Challenges Facing Online Counterterrorism Efforts

Policymakers and counterterrorism officials have struggled to combat terrorists use of social media. The advent of strong end-to-end encryption technology has complicated these efforts. To address these interconnected issues the Bipartisan Policy Center has released a report titled, “Digital Counterterrorism: Fighting Jihadists Online.”

The report outlines the attractiveness of social media to terrorist organizations. Social media provides a unique way for these terrorist groups to communicate with a large pool of potential sympathizers. Extremist ideologues no longer require face to face interaction to radicalize susceptible individuals. The report also explains, “…production value serves as the most readily available indicator of quality, and terrorists have grown adept at using desktop software to turn out propaganda materials that are as polished as traditional media.” Terrorists can produce content that appears credible and legitimate. The report also highlights that:

  • Social media allows for opportunities to bait prominent and credible figures into ideological debates.
  • Terrorists can target specific demographics and exploit algorithms that foster the reinforcement of preexisting biases.
  • Despite its advantages to terrorists, intelligence services have used these social media platforms to locate and better understand terrorist networks.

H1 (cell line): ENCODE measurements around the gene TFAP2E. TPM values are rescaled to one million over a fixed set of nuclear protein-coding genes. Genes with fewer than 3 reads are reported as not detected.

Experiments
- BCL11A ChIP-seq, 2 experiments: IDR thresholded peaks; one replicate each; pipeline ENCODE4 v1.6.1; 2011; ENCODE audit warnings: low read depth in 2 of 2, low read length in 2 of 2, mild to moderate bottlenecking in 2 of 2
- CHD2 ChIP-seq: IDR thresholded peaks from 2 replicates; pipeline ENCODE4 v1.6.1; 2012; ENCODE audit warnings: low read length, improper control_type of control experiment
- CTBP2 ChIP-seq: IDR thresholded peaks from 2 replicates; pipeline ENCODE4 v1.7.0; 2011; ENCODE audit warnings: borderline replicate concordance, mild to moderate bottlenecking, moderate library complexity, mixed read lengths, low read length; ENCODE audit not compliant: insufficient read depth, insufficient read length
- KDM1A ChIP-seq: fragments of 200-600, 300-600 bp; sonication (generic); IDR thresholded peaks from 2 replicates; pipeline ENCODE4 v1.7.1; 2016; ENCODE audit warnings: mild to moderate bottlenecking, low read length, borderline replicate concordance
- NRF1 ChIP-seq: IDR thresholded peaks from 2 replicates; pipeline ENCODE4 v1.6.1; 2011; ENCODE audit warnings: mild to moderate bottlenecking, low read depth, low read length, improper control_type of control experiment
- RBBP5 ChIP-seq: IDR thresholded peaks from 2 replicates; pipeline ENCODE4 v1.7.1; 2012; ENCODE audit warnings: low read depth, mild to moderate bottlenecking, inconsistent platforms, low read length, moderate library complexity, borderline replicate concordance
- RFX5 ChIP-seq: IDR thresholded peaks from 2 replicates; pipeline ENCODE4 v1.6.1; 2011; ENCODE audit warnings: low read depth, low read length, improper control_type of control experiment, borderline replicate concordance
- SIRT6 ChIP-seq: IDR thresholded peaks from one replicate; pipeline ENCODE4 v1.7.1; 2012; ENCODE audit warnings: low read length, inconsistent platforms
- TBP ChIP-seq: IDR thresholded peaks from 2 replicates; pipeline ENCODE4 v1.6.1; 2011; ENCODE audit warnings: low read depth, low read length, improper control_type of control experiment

• Counter-messaging has been fraught with missteps.
  • Denying terrorists access to social media platforms may require social-media companies to take a more proactive role which will present significant legal obstacles.

The report further complicates the issue of terrorists use of social media by analyzing the rise of encryption technology. The report explains, “Encrypted messaging often supplements terrorists’ use of social media, rather than replacing it altogether. A senior official at the National Counterterrorism Center explained that ‘terrorists have begun widespread use of private groups in encrypted applications to supplement traditional social media for sharing propaganda in an effort to circumvent the intelligence collection and private sector disruption of their public accounts.'” The use of encryption and the need to decrypt data in pursuit of law enforcement and counterterrorism operations involves legal, commercial and cybersecurity concerns. For this reason the report advocates closer cooperation between government and private companies in counterrorism efforts.

As acknowledged by the report social media and encryption are only tools to facilitate the exchange of ideas,  “Ultimately, jihadist terrorism will be defeated ‘only when the ambitions that motivate groups such as al Qaeda and the Islamic State return to the obscurity they richly deserve.'”